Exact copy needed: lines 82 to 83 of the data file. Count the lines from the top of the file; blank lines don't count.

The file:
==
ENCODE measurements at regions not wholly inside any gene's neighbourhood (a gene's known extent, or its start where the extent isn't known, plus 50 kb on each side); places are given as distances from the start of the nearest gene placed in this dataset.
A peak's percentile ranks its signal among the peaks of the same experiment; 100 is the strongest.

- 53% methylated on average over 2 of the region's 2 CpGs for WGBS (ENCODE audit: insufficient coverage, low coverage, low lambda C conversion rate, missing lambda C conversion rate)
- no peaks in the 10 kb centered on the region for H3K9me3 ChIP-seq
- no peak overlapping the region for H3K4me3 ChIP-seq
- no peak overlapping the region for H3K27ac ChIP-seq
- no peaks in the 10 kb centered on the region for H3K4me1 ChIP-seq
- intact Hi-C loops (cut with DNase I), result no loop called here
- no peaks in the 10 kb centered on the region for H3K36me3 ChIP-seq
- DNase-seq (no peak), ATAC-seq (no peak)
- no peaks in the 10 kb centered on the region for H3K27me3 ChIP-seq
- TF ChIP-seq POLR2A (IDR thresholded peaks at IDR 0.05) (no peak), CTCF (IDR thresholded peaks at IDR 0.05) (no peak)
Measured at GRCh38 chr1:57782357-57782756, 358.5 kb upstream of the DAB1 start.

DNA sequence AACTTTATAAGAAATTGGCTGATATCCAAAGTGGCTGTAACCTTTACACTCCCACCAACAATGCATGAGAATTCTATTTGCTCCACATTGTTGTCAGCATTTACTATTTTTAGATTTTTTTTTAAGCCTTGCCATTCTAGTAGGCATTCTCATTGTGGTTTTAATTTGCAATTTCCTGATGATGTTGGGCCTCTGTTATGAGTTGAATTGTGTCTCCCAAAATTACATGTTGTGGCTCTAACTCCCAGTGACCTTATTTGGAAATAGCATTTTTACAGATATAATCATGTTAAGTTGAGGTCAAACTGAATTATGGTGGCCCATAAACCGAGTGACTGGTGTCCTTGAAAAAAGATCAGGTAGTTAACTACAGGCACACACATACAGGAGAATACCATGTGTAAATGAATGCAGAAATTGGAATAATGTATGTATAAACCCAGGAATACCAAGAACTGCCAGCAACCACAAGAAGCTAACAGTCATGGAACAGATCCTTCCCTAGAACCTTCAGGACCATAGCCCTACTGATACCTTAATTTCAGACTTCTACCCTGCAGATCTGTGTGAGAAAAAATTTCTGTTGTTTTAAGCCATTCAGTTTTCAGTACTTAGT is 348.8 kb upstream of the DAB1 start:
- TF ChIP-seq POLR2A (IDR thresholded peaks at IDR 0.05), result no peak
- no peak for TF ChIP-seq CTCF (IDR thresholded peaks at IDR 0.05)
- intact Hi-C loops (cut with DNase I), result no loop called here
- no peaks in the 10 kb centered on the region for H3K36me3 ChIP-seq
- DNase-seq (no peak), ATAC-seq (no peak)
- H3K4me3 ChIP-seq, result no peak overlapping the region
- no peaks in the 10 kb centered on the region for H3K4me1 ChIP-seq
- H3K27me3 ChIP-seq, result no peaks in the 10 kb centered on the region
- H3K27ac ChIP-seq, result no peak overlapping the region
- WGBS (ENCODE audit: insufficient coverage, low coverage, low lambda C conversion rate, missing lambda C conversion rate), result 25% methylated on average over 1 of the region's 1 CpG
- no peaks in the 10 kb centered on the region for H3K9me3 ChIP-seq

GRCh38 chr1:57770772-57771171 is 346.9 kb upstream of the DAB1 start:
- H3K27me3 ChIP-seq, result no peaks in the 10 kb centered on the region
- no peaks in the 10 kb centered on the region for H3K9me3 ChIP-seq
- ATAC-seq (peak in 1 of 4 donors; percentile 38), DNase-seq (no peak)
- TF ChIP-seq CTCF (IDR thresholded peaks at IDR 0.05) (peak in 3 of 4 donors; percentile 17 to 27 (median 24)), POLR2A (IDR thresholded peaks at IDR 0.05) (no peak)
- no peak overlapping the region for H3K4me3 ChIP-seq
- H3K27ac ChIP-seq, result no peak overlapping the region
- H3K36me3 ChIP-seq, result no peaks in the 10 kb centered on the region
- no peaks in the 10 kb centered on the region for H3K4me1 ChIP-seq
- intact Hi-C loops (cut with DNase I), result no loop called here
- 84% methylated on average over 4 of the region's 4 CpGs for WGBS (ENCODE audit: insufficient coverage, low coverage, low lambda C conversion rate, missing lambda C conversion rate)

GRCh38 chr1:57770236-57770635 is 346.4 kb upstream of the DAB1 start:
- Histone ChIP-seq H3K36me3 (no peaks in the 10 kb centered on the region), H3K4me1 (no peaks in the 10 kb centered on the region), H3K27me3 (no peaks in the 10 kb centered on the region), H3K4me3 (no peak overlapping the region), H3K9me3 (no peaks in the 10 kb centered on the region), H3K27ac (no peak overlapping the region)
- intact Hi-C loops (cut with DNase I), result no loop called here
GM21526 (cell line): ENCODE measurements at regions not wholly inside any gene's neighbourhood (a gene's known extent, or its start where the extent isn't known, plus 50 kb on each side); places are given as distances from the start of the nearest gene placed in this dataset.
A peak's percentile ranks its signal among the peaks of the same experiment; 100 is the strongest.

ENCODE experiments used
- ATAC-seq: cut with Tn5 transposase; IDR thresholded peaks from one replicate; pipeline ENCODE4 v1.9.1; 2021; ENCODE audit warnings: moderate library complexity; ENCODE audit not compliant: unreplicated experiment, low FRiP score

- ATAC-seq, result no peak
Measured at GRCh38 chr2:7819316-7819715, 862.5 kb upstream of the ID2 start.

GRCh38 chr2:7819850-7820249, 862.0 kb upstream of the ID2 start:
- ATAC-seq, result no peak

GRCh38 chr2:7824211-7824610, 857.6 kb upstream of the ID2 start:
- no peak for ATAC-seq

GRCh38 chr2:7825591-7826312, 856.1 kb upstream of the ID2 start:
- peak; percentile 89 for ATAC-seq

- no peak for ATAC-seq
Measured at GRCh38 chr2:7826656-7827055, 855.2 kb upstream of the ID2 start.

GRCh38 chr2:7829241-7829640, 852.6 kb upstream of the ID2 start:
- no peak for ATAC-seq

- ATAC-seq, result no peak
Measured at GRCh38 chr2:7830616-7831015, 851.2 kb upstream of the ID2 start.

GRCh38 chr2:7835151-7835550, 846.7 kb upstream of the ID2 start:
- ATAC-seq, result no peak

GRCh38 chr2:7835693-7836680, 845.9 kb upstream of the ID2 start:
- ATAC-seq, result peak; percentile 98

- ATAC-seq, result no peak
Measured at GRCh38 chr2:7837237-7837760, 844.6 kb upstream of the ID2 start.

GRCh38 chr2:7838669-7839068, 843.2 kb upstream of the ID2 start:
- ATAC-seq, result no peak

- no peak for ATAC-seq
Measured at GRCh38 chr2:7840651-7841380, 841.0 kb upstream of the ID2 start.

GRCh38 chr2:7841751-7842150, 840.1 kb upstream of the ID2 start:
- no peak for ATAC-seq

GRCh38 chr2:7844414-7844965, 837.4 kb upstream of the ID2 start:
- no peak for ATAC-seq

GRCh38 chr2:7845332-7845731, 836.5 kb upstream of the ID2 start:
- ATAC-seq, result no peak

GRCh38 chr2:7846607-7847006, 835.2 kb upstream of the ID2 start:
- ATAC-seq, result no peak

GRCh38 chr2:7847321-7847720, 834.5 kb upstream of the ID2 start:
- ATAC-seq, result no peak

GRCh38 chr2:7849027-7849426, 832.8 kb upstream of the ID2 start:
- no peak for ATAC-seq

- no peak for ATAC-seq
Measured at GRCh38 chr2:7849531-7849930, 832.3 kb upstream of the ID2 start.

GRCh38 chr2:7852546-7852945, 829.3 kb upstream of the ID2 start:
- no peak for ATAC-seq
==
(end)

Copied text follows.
GRCh38 chr2:7852546-7852945, 829.3 kb upstream of the ID2 start:
- no peak for ATAC-seq